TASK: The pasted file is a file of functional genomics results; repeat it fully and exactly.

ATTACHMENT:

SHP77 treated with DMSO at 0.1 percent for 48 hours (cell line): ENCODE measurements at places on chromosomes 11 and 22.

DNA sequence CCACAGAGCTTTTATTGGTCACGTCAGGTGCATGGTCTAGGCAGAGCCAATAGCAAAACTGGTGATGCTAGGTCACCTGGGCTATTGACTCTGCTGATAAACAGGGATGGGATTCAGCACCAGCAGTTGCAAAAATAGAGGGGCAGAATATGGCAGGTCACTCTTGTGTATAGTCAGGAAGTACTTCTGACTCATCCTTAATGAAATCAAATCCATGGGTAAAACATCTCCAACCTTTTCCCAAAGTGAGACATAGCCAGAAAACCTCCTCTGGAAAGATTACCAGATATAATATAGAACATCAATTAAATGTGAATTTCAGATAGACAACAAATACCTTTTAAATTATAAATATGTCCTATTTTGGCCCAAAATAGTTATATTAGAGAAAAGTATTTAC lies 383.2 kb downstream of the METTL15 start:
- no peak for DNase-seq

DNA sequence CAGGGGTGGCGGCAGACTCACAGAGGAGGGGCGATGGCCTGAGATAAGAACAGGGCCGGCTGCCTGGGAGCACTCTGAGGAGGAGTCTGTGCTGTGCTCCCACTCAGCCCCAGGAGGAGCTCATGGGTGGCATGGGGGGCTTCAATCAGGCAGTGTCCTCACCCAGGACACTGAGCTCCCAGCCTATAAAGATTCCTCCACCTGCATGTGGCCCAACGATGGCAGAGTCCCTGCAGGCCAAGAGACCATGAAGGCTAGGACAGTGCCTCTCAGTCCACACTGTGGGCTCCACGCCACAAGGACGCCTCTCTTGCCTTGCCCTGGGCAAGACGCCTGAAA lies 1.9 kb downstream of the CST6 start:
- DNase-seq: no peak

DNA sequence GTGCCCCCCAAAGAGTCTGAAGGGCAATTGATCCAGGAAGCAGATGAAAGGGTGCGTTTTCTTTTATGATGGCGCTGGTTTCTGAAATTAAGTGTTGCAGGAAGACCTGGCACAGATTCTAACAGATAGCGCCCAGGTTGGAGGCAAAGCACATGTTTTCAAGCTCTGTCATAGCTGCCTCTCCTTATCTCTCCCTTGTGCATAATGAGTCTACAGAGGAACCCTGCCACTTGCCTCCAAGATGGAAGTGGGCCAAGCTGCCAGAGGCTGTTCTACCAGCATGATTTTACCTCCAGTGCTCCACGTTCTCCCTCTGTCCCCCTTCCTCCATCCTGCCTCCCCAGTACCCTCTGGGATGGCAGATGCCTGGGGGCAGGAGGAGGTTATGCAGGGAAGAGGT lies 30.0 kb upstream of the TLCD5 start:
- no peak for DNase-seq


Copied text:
SHP77 treated with DMSO at 0.1 percent for 48 hours (cell line): ENCODE measurements at places on chromosomes 11 and 22.

DNA sequence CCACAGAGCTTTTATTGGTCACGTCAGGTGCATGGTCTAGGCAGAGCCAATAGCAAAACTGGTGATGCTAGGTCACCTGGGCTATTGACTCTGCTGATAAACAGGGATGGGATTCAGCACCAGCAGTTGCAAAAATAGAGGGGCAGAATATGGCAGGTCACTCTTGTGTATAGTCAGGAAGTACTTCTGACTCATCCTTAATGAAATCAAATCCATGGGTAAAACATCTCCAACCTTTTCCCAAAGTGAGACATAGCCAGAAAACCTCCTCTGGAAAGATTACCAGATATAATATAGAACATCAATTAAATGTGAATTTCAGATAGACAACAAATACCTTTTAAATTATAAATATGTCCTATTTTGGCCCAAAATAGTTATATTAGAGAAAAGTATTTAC lies 383.2 kb downstream of the METTL15 start:
- no peak for DNase-seq

DNA sequence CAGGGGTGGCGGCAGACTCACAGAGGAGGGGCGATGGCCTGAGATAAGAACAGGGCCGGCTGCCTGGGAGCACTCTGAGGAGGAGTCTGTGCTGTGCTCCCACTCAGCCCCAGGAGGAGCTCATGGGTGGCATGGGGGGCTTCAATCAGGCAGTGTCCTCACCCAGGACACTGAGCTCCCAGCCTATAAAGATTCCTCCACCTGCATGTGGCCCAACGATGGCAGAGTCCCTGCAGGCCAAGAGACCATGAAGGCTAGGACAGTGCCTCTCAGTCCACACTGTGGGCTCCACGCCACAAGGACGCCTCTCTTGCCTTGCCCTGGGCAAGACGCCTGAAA lies 1.9 kb downstream of the CST6 start:
- DNase-seq: no peak

DNA sequence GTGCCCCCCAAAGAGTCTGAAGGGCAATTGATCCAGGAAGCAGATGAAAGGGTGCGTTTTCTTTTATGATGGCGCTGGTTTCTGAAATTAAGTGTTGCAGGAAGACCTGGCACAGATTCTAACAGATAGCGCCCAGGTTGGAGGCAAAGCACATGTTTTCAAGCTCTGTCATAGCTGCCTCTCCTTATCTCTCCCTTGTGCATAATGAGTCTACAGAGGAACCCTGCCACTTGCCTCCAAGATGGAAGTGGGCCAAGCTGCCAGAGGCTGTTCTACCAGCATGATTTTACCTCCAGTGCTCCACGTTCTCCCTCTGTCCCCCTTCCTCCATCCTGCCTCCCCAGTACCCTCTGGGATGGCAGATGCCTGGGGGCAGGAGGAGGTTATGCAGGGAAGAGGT lies 30.0 kb upstream of the TLCD5 start:
- no peak for DNase-seq